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The Blob of Guilt

Friends don't give friends Amish friendship bread.

April 21, 1999|NANCY WRIDE | Times Staff Writer

That's my conclusion after a yeast blob known as bread starter, bestowed upon me last year by a seemingly fond neighbor, sat in the freezer for months, pressuring me like Edgar Allan Poe's telltale heart.

I had unwittingly accepted an edible chain letter--and would suffer the consequences.

Dipping in for an ice cube or frozen waffle, I would see the forlorn mush in its clear plastic freezer bag and think: This weekend. I will make that bread this weekend.

Halloween, Thanksgiving, Christmas all went flying by, sans the festive aroma of homemade bread. Surely, I thought, it would keep at 29 degrees, in the good company of Polish vodka.

By Valentine's Day, the burden of the uncooked blob weighed against my conscience like a stack of unread New Yorkers. I pulled out the 50th-generation recipe copy and let the starter thaw.

I had failed to read the recipe's fine print, the part beneath the giant words "DO NOTHING" that mentions spooning this friendship goo into plastic bags and giving it to three friends, who should give it to three more friends and so on.

With this math, freezers across America might be laden with ancient bread starter. Then again, who couldn't find three friends willing to bake bread?

As it turned out, I couldn't. Every one of my local pals seemed to be hip to this conditional gift.

"Is that friendship bread starter? Do not bring that thing near me," said one friend. "No way," said one of the 10 women in my book group the night I hosted the gathering. I had gingerly opened the freezer and dangled the bag of batter for takers. "I can't deal with the responsibility."

Even the superior-but-lovable vegetarian, who brags about making tomato sauce from his home-grown produce and whole-wheat loaves from scratch, rejected it as "too much work."

I shared his lack of commitment, but finally I read the directions beyond "Day No. 1: Do nothing." On Days Two through Five, squeezing the bag once a day was all that was required. I could do that. Or so I thought.

The batter sat on top of the refrigerator for several days, and I guess I forgot to squeeze the bag on a couple of them. Out of sight, out of mind. I was to add a cup each of flour, sugar and milk to the blob on Day Six, but I got around to it on Day Nine.

This put me way behind on the squeezing, so I finally found myself ready to actually cook something on Day 15.

By now, it was a matter of principle. I would make this friendship bread if it killed me. I did, and it was delicious, but I will never make it again. I remain devoted to cooking, but this was my first and last chain bread.

My grandmother was queen of home-made bread, her baking of sourdough loaves infusing the house with the aroma of comfort and safety. I still remember my mom's mint green bowl, the largest that Tupperware made 30 years ago, perched on the washer in the cool dark garage, a mound of dough rising beneath a tea towel.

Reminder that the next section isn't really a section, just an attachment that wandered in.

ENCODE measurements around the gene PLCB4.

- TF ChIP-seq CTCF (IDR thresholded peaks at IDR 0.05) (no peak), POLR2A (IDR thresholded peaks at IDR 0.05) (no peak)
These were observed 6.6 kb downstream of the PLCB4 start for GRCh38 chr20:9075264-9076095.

As kids, my brother and sister and I would peek under the cloth daily, looking for any sign of progress. That wad of dough seemed to take forever to rise. Then as now, I wondered: Why bother?

That is the burden of this gift. If someone gives you Amish friendship bread, there is an implied agreement that you will bake it; otherwise, aren't you rejecting the gesture?

My beautiful and sweet neighbor Dina had given me the blob of starter--along with a bite of her friendship bread--one afternoon so long ago that all I remember is that both of us had suntans.

She was preparing homemade wedding invitations on handmade paper for nuptials that would take place on a rugged Italian Riviera bluff near castle ruins. Even we neighbors were invited to attend the wedding, paid for by Riunite after Dina wrote a winning essay describing her dream wedding.

That's the kind of person she is, and that should have been my first clue. My husband and I did our invitations on a computer.

I had been so touched by Dina's friendly gesture--we all work days, so our relationship consists mostly of porch hellos and quick exchanges over borrowed eggs--that a few essential pieces of information escaped me. Small things, like the fact that my husband and I have no bread pans. Or that the ingredients call for three cups of sugar. As a diabetic, I would scarcely be tasting this.

But I had walked merrily home in the glow of good will and tucked the blob in my freezer. Every so often I would think: I will bake that bread as a gift.

Last week, I extracted the freezer-burned containers of starter. I made a few feeble-hearted attempts but failed to unload them. I made a couple of loaves and then, while they were cooling, I thawed out the rest of the friendship bread starters and poured them in the trash.

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